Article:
Poovulagin Nanbargal was started in Chennai in the late 1980s by an Indian Overseas Bank employee named Nedunchezhiyan, who was associated with Amnesty International India. The organisation introduced environment related literature in Tamil. After the founder’s death, nine men, including Sundarrajan, regrouped to revive the organisation, which has since then dealt with a variety of environmental issues in Tamil Nadu, including the Kudankulam nuclear power plant, Neduvasal hydrocarbon project, the eight-lane Salem-Chennai highway, etc.
While its relationship with the previous AIADMK government was affected by its stand against several projects announced by them, Poovulagin Nanbargal has been constantly in communication with the DMK – which is now in power – over the last 10 years. Its Tamil literature on environment and ground knowledge is also seen as a resource by the current government.
Earlier, in January, a smaller discussion was organised by Poovulagin Nanbargal with a few MPs from the ruling alliance. For the April meeting, the organisation also invited MLAs from the opposition, but allegedly none of them showed up.
Is DMK Ready to Take Actions?
To activists and bureaucrats in the government, the DMK’s receptiveness to existing problems is already a step ahead from the previous administration’s record with environmental issues. It is no secret that the previous government was at the helm during some of the biggest demonstrations concerning environmental violations, including agitations over the Sterlite power plant, hydrocarbon projects, and the Salem eight-lane highway.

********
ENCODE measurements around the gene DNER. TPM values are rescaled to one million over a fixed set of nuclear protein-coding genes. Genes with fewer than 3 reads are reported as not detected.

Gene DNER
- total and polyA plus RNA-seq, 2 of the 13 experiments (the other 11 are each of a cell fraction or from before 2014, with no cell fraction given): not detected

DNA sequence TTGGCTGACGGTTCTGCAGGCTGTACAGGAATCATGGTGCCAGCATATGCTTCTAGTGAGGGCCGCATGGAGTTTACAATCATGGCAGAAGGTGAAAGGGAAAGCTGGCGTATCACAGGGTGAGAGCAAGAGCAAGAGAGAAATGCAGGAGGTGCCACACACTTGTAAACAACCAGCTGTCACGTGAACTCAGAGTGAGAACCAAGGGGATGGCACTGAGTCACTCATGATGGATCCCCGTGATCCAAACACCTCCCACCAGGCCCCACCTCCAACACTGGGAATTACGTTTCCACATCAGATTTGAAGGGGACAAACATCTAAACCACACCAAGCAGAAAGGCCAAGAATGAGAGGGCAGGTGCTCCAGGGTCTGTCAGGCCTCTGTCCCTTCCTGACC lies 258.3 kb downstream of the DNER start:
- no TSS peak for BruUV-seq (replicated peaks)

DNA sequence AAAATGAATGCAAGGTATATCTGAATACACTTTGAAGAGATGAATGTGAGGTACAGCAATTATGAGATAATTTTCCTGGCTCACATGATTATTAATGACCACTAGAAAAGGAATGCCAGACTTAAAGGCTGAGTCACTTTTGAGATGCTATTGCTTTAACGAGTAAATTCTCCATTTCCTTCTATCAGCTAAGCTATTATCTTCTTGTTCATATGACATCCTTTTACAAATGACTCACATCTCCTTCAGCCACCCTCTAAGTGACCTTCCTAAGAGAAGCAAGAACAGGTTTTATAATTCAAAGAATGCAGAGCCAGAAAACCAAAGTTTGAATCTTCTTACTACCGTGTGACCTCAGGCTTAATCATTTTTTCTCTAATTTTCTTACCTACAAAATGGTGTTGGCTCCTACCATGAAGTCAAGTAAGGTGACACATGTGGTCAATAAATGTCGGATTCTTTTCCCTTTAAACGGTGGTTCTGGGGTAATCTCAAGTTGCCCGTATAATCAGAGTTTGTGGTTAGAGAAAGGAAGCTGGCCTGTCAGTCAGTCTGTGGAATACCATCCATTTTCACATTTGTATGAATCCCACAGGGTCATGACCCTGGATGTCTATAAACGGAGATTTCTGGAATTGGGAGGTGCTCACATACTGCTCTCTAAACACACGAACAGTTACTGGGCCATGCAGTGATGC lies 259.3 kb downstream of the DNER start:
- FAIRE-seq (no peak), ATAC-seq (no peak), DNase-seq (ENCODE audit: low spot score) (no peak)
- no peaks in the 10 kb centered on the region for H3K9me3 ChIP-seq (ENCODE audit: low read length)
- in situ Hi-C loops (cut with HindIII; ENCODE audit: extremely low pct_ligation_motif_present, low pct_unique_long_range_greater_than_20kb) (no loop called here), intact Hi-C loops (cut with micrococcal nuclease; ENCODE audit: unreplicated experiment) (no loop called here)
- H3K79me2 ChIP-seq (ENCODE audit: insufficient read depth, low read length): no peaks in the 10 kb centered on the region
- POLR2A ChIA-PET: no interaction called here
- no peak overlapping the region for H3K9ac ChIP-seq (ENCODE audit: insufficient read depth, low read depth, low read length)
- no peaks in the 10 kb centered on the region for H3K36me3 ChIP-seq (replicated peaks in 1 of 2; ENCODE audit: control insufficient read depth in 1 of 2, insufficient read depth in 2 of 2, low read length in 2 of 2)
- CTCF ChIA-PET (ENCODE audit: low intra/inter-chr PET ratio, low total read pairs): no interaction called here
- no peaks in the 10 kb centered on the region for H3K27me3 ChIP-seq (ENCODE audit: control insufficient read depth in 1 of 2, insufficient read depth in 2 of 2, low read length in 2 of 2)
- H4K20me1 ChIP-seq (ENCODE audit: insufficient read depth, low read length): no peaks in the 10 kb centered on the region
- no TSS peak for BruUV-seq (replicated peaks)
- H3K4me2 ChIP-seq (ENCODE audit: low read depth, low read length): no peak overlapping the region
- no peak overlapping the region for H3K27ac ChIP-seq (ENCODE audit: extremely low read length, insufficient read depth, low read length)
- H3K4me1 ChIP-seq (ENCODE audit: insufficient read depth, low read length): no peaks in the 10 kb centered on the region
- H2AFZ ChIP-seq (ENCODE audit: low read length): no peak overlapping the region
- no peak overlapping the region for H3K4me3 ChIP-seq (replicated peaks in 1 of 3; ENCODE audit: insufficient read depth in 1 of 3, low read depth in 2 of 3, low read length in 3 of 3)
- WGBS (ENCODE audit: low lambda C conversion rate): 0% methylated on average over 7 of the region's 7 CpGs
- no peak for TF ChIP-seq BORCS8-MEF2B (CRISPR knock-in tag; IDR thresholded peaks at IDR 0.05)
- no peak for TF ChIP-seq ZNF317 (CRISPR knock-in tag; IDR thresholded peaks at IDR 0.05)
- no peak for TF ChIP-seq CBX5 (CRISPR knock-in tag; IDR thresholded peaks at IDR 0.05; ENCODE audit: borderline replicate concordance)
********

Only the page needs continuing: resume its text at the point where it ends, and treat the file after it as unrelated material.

“Climate change is now officially a part of our Department’s name. That in itself indicates the intentions of the current administration,” said IAS officer Supriya Sahu, Additional Chief Secretary to the Government, Department of Environment, Climate Change and Forests. “In just the last nine months, we have announced several path-breaking initiatives. We have announced the formation of the Tamil Nadu Green Climate Company (TNGCC), a special purpose vehicle (SPV) to focus on climate change adaptation and mitigation activities. The SPV has been accorded permission to implement three key missions – Tamil Nadu Climate Change, Tamil Nadu Green and Tamil Nadu Wetlands,” she explained.
(Published in an arrangement with The News Minute.)